Some theorists have suggested that the way the radical right can take up ‘left’ radical themes, the “popular”, even “democratic” side of the ideology, is key (Laclau, Ernesto. 1977. Politics and Ideology in Marxist Theory: Capitalism, Fascism, Populism). One can see this in the way radical right-wing ‘anti-system’ parties attack ‘rotten’ and ‘elite’ Parliamentary institutions today, in the name of the People. Populist ‘Anti-imperialism’ also had its 1930s parallel in the far-right’s hatred of the ‘plutocratic’ nations (the US and the UK), controlled by the Jews.
Such a ‘democratic’ element – in the sense of ‘popular’, appealing to the “people”, even if it’s only to follow the Leader, is not always present. The NSPD’s ‘race’ doctrine, many be grounded on the Volk, but other far-right groups, notably the ‘first’ fascist movement, Action Française, agitated before the First World War against the ‘Jacobin’ idea of the People and advocated a restored French Monarchy freed from the ‘anti-France of Jews, Freemasons, socialists and Protestants.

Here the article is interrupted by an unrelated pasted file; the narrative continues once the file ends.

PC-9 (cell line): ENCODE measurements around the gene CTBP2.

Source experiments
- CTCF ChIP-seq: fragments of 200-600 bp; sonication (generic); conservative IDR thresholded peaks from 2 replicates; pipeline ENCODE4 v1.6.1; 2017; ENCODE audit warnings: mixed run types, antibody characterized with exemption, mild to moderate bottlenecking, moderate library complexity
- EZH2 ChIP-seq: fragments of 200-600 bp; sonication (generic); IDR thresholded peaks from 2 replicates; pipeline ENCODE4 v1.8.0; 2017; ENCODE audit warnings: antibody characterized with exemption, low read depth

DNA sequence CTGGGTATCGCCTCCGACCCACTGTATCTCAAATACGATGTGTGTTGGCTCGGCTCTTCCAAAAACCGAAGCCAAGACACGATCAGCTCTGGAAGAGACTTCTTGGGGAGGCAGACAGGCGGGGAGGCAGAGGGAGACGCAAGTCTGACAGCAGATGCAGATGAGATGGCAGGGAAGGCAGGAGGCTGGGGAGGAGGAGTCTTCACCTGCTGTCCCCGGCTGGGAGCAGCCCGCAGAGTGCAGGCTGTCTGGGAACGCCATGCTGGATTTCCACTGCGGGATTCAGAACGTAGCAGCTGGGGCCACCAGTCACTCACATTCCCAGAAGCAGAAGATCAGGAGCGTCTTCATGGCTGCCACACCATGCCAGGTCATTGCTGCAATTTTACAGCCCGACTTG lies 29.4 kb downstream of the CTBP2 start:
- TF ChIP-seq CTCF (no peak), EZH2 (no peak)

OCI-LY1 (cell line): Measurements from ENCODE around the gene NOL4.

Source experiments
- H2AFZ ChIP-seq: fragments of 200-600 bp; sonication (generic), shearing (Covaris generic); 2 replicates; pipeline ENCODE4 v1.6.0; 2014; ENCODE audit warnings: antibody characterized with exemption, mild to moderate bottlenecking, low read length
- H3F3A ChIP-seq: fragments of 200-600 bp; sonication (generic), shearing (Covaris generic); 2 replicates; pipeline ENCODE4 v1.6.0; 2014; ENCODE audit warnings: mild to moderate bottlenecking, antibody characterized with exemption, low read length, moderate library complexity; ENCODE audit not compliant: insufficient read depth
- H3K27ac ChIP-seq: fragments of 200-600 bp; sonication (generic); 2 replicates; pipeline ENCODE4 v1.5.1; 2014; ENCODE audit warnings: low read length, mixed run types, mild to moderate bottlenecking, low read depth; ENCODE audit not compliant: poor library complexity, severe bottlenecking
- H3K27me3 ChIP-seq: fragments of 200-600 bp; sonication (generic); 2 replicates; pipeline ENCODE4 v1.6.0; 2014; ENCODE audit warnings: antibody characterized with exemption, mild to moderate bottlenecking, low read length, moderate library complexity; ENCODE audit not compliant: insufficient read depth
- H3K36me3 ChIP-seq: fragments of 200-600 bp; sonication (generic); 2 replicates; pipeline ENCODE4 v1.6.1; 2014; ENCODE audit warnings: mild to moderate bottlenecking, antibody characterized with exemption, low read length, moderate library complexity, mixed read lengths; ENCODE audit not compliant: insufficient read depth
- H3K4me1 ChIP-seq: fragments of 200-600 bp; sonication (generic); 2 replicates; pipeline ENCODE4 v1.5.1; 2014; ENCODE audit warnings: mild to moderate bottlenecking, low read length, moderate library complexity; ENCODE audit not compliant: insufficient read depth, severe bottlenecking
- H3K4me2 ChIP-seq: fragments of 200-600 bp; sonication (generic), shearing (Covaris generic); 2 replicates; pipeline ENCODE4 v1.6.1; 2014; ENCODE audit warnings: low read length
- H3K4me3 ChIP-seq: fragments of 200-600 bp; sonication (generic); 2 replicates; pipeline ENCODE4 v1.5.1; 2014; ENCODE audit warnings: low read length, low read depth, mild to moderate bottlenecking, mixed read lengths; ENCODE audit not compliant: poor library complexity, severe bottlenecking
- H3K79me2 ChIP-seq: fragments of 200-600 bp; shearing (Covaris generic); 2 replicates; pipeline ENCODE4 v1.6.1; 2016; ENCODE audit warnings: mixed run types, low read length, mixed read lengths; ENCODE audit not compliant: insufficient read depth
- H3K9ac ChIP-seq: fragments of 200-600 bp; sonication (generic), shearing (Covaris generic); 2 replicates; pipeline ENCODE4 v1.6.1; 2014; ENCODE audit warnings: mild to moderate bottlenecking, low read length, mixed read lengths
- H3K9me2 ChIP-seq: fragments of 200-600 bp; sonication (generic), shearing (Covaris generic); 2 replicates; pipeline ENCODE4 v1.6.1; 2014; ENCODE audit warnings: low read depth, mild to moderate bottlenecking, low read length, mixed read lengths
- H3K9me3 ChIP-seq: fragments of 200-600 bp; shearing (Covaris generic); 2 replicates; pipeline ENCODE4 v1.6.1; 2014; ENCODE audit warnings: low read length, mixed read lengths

So fascist ideas are fluid – we might consider how people tried to gauge them when they first appeared, before Mussolini and Hitler, not to mention other authoritarian regimes in 1930s Europe. Perhaps only hostility to Marxism, or rather ‘class struggle’ (which divides the ‘nation’), the left-wing labour movement are constant (European) themes. A deeper link to the ‘anti-Enlightenment’ and hatred of the doctrine of human rights is possibly another.